Despite Hurricane Irma’s agenda-changing impact on the state, Florida legislators are settling back to their old ways, including tweaking election laws for partisan gain.
A unanimous Senate committee passed a bill Tuesday that tweaks the resign-to-run law that essentially prevents Florida politicians from running for two offices.
The bill (SB 186), by Republican Sen. Travis Hutson of Elkton, requires candidates who run for federal office to resign immediately if terms of the offices overlap. Hutson said his bill would close an election law “loophole” that he did not discuss in detail.
That “loophole” dates to the 2007 legislative session, when then-Republican Gov. Charlie Crist was being mentioned as a vice-presidential running mate. Republicans tweaked the resign-to-run law to allow Crist to run for VP without having to resign as governor, but then-Sen. Charlie Justice of St. Petersburg widened the loophole to include “persons seeking any federal public office.”
The colorful history of that episode is here.
Fast forward to now: The most visible lawmaker who would be affected by closing the loophole is Sen. Jose Javier Rodriguez, a Miami Democrat who’s seeking the seat in Congress being vacated by retiring Republican Ileana Ros-Lehtinen.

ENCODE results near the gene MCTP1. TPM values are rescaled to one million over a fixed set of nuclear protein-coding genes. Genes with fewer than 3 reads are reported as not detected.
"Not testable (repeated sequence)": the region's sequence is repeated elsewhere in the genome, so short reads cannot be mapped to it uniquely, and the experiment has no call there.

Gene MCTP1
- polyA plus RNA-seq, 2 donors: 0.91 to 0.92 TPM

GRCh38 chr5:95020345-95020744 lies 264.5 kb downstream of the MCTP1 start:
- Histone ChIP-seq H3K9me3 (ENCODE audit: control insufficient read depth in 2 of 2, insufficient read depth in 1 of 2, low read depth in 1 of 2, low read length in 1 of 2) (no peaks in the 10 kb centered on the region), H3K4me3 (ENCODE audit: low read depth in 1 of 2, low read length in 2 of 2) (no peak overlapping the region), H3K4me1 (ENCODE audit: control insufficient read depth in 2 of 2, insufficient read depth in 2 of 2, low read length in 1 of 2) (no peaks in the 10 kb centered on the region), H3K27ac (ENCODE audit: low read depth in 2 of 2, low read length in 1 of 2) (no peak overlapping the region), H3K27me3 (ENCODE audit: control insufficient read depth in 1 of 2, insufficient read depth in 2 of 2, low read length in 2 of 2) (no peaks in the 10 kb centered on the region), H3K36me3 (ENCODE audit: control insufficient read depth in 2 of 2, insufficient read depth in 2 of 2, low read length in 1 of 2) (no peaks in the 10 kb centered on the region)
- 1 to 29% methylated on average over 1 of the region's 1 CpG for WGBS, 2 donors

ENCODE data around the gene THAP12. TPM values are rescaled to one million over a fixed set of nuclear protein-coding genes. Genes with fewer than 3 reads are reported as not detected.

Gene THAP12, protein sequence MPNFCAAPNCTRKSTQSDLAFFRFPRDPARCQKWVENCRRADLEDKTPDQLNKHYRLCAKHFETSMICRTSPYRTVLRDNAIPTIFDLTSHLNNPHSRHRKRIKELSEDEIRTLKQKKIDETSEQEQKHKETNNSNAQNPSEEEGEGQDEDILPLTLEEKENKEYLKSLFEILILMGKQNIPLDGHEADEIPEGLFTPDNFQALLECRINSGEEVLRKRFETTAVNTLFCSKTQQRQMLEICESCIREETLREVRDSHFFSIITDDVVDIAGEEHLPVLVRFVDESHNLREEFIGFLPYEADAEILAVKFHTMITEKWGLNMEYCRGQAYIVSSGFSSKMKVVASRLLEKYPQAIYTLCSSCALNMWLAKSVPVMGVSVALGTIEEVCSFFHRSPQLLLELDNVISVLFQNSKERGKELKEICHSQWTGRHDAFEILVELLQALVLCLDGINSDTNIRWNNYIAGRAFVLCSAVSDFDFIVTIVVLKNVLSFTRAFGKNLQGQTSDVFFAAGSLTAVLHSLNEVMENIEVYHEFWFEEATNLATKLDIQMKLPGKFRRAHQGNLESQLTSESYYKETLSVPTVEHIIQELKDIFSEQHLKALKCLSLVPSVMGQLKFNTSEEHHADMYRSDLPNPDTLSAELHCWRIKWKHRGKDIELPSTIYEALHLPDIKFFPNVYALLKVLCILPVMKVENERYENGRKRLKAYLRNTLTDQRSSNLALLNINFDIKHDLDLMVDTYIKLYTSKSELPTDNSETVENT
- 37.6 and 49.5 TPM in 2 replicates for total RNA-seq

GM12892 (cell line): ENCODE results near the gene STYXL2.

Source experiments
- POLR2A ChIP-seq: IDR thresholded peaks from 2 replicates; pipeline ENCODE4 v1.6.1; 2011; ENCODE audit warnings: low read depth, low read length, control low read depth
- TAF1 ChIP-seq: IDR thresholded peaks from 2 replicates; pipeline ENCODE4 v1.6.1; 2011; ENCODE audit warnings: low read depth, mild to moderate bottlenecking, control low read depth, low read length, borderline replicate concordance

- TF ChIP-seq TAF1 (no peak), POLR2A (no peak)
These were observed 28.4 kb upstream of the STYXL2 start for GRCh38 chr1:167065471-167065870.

Rodriguez beat Republican Miguel Diaz de la Portilla last year to win a four-year seat and put a Senate seat back in Democratic hands.
Closing the loophole would require Rodriguez to resign two years early, forcing a special election for the District 37 Senate seat and giving Republicans a chance to put it back in the GOP column.
In the wake of Democrat Annette Taddeo’s victory in last week’s Senate special election in Miami, the GOP wants to stop any Democratic momentum,
Rodriguez said “a lot of voters scratch their heads” over a resign-to-run law that treats federal candidates differently from state candidates. “It was carved out for Charlie Crist,” Rodriguez said after voting for the bill Tuesday afternoon.
A dry Senate staff report on the bill lays out the change neatly: “It decreases the chances that state senators and House members will consider a congressional run.”